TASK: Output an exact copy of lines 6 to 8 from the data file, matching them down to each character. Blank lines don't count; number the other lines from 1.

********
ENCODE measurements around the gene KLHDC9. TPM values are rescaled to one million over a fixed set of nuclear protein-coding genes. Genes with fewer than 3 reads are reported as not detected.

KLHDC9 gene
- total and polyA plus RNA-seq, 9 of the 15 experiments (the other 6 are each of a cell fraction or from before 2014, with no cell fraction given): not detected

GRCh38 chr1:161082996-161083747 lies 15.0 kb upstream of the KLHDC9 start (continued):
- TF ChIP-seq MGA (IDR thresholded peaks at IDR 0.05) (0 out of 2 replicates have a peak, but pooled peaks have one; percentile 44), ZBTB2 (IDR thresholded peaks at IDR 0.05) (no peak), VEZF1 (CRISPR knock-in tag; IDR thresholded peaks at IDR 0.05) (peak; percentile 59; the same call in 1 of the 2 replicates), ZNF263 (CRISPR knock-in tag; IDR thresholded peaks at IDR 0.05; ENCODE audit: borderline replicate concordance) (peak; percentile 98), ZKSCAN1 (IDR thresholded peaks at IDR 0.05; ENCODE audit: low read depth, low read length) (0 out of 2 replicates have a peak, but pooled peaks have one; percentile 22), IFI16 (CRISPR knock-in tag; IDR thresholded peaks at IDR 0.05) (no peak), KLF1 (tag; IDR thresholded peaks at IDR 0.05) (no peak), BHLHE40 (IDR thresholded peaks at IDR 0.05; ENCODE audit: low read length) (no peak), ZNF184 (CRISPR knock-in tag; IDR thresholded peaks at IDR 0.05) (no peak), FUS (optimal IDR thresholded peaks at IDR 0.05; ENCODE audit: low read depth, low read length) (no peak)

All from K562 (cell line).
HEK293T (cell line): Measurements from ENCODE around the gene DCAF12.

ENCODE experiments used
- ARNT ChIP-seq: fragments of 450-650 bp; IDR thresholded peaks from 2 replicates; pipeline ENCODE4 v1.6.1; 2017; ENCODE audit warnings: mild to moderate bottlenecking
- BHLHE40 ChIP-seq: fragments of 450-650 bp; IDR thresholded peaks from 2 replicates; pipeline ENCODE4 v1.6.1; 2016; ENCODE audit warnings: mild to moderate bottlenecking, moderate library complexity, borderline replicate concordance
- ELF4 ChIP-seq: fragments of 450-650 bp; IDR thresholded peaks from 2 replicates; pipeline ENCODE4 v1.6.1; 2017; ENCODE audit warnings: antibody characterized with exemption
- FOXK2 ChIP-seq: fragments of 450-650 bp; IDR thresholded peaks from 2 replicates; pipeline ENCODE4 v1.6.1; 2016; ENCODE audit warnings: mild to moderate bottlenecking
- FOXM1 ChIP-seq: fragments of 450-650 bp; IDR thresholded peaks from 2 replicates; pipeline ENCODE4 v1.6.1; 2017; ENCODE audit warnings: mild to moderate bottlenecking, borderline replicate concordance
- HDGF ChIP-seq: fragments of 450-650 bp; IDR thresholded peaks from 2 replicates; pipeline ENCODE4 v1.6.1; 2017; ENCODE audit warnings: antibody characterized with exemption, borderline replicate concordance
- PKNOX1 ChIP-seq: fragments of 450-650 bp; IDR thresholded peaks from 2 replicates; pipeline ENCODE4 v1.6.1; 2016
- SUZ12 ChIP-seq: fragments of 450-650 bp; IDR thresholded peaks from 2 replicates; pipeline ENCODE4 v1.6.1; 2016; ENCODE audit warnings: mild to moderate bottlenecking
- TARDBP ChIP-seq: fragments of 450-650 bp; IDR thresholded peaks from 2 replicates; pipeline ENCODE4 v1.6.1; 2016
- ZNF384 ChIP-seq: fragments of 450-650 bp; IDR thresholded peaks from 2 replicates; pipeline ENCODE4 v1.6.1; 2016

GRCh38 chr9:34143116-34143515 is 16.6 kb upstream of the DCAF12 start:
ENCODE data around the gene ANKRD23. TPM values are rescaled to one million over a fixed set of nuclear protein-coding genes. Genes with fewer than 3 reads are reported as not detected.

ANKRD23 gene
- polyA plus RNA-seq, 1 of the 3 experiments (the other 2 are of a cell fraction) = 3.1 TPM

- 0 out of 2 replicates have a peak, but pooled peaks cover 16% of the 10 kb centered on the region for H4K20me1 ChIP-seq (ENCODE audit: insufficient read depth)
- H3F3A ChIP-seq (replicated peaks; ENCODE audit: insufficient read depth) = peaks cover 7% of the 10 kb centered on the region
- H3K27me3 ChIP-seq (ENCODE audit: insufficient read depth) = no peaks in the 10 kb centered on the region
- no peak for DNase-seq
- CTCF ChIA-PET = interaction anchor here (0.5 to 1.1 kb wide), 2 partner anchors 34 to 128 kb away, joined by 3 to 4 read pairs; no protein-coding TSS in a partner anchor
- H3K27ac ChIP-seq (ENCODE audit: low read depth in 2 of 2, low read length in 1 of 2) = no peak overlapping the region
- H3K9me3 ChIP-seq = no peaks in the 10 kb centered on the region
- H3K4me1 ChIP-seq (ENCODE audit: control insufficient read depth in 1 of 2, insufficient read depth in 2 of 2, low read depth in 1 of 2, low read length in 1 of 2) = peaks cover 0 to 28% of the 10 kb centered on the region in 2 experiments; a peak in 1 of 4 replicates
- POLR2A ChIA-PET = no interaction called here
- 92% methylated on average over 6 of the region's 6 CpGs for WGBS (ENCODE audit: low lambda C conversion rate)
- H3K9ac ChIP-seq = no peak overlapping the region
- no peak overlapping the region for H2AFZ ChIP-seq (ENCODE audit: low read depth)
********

All from K562 (cell line).
HEK293T (cell line): Measurements from ENCODE around the gene DCAF12.

ENCODE experiments used